Impeccably researched, thought challenging, and leavened by wit, Getting Religion, the highly anticipated new book from Kenneth L. Woodward, is ideal for listeners looking to understand how religion came to be a contentious element in 21st-century public life.
Here the award-winning author blends memoir (especially of the postwar era) with copious reporting and shrewd historical analysis to tell the story of how American religion, culture, and politics influenced each other in the second half of the 20th century. There are few people writing today who could tell this important story with such authority and insight. A scholar as well as one of the nation's most respected journalists, Woodward served as Newsweek's religion editor for nearly 40 years, reporting from five continents and contributing over 700 articles, including nearly 100 cover stories, on a wide range of social issues, ideas, and movements.
Beginning with a bold reassessment of the '50s, Woodward's narrative weaves through the civil rights era and the movements that followed in its wake: the anti-Vietnam movement, liberation theology in Latin America, the rise of Evangelicalism and decline of mainline Protestantism, women's liberation and the Bible, the turn to Asian spirituality, the transformation of the family and emergence of religious cults, and the embrace of righteous politics by both the Republican and Democratic Parties.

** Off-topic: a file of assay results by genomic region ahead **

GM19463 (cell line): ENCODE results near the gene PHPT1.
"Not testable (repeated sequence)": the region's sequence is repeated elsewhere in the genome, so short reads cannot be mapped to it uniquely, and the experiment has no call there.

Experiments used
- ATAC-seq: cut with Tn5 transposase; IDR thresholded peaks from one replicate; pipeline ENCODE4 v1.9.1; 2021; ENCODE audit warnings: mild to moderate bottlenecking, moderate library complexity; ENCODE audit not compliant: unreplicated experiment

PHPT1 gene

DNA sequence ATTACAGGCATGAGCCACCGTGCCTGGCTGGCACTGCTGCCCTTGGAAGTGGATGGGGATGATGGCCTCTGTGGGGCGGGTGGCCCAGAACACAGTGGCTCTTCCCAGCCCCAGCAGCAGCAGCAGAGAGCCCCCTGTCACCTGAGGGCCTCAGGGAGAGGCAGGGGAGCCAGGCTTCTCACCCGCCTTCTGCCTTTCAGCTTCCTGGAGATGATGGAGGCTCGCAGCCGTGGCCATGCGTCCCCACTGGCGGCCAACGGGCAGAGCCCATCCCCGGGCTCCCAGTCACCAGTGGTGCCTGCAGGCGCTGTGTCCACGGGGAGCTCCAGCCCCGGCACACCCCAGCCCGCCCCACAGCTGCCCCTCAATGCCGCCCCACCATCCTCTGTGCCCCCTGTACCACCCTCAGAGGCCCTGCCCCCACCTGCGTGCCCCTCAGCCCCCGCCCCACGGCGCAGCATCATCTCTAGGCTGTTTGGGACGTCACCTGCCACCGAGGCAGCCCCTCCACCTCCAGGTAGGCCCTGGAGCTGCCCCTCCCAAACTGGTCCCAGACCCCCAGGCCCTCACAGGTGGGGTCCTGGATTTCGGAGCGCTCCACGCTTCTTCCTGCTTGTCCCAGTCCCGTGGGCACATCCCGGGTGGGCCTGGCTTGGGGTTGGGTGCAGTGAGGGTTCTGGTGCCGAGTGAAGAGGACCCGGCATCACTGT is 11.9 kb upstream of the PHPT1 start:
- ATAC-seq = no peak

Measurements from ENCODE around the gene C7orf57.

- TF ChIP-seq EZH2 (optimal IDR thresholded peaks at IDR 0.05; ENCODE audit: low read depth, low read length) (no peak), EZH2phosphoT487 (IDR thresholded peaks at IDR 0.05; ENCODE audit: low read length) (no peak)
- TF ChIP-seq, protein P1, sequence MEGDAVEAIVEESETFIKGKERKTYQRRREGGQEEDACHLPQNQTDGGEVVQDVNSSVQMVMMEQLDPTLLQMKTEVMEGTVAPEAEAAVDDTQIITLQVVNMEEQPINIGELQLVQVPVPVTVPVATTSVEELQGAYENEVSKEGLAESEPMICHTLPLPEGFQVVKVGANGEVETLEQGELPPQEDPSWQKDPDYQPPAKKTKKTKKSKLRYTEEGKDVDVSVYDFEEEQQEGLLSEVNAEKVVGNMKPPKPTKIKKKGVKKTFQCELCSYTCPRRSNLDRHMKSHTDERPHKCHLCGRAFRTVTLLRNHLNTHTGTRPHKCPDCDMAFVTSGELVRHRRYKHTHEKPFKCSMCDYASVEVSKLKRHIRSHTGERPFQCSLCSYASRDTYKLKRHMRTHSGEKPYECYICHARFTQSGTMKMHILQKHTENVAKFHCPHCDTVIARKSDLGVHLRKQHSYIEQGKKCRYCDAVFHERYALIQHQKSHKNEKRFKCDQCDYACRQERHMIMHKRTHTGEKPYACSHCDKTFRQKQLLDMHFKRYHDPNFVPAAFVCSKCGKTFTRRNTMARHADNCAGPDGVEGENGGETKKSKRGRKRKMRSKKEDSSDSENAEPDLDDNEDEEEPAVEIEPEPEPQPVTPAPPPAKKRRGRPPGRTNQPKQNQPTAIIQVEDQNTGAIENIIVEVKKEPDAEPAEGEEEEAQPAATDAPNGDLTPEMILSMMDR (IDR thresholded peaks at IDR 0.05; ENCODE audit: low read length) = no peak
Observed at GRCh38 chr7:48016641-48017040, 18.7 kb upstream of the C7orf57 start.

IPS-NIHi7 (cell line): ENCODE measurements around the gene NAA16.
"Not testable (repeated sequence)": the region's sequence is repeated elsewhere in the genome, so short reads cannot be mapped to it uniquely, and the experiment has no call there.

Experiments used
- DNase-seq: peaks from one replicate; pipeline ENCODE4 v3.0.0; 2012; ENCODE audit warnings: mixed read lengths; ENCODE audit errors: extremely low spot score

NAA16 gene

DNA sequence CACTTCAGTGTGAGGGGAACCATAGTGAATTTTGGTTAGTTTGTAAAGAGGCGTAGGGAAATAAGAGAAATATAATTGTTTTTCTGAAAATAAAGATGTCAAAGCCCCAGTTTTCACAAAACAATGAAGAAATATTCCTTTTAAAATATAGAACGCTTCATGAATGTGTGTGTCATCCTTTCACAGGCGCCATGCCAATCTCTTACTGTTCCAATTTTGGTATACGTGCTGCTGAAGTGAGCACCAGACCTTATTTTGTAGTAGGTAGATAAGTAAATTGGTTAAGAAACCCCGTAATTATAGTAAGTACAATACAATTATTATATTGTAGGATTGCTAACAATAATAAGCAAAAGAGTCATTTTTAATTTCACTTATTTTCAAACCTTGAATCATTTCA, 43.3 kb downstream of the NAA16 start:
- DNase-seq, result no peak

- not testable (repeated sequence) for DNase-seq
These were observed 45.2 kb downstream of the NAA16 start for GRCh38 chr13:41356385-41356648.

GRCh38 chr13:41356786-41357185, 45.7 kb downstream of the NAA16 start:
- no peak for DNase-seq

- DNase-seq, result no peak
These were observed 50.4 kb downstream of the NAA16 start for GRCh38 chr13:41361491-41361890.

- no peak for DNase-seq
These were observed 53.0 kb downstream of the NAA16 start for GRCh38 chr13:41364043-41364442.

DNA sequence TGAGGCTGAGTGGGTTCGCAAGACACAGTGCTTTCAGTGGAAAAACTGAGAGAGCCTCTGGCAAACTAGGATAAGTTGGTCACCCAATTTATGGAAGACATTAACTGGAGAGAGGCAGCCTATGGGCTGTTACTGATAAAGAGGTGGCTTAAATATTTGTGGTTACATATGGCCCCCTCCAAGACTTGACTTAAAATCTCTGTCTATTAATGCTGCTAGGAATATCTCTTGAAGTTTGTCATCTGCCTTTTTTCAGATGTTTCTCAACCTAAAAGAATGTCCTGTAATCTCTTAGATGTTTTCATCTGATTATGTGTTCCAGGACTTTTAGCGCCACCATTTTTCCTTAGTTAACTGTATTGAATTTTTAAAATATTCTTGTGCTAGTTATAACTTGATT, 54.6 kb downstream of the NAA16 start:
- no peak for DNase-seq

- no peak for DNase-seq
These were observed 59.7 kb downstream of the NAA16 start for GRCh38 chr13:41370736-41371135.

Along the way Woodward provides riveting portraits of many of the era's major figures: preachers like Billy Graham and Jerry Falwell; politicians Mario Cuomo and Hillary Clinton; movement leaders Daniel Berrigan, Abraham Joshua Heschel, and Richard John Neuhaus; influential thinkers ranging from Erik Erikson to Elizabeth Kubler-Ross; feminist theologians Rosemary Reuther and Elizabeth Schussler-Fiorenza; and est impresario Werner Erhardt, plus the author's longtime friend the Dalai Lama.
For listeners interested in how religion, economics, family life, and politics influence each other, Woodward introduces a fresh vocabulary of terms such as embedded religion, movement religion, and entrepreneurial religion to illuminate the interweaving of the secular and sacred in American public life.
This is one of those rare books that changes the way Americans think about belief, behavior, and belonging.
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